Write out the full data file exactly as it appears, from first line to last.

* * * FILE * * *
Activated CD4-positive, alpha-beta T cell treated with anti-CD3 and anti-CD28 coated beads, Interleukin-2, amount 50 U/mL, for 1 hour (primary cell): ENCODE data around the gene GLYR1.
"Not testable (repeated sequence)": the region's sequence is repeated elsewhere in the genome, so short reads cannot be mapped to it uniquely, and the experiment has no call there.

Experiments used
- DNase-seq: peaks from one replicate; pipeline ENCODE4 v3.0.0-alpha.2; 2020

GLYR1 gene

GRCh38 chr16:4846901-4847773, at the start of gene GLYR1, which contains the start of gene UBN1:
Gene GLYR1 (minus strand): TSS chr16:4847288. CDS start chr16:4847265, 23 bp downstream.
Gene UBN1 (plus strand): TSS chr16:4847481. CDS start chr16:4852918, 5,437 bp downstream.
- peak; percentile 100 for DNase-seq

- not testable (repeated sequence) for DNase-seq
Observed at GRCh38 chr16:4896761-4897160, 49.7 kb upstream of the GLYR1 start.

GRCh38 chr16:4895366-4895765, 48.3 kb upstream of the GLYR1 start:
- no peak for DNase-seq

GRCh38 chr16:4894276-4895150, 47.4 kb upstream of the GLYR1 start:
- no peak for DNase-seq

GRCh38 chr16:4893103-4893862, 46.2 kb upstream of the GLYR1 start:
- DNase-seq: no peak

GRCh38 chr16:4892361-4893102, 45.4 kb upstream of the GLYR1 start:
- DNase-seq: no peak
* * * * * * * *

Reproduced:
Activated CD4-positive, alpha-beta T cell treated with anti-CD3 and anti-CD28 coated beads, Interleukin-2, amount 50 U/mL, for 1 hour (primary cell): ENCODE data around the gene GLYR1.
"Not testable (repeated sequence)": the region's sequence is repeated elsewhere in the genome, so short reads cannot be mapped to it uniquely, and the experiment has no call there.

Experiments used
- DNase-seq: peaks from one replicate; pipeline ENCODE4 v3.0.0-alpha.2; 2020

GLYR1 gene

GRCh38 chr16:4846901-4847773, at the start of gene GLYR1, which contains the start of gene UBN1:
Gene GLYR1 (minus strand): TSS chr16:4847288. CDS start chr16:4847265, 23 bp downstream.
Gene UBN1 (plus strand): TSS chr16:4847481. CDS start chr16:4852918, 5,437 bp downstream.
- peak; percentile 100 for DNase-seq

- not testable (repeated sequence) for DNase-seq
Observed at GRCh38 chr16:4896761-4897160, 49.7 kb upstream of the GLYR1 start.

GRCh38 chr16:4895366-4895765, 48.3 kb upstream of the GLYR1 start:
- no peak for DNase-seq

GRCh38 chr16:4894276-4895150, 47.4 kb upstream of the GLYR1 start:
- no peak for DNase-seq

GRCh38 chr16:4893103-4893862, 46.2 kb upstream of the GLYR1 start:
- DNase-seq: no peak

GRCh38 chr16:4892361-4893102, 45.4 kb upstream of the GLYR1 start:
- DNase-seq: no peak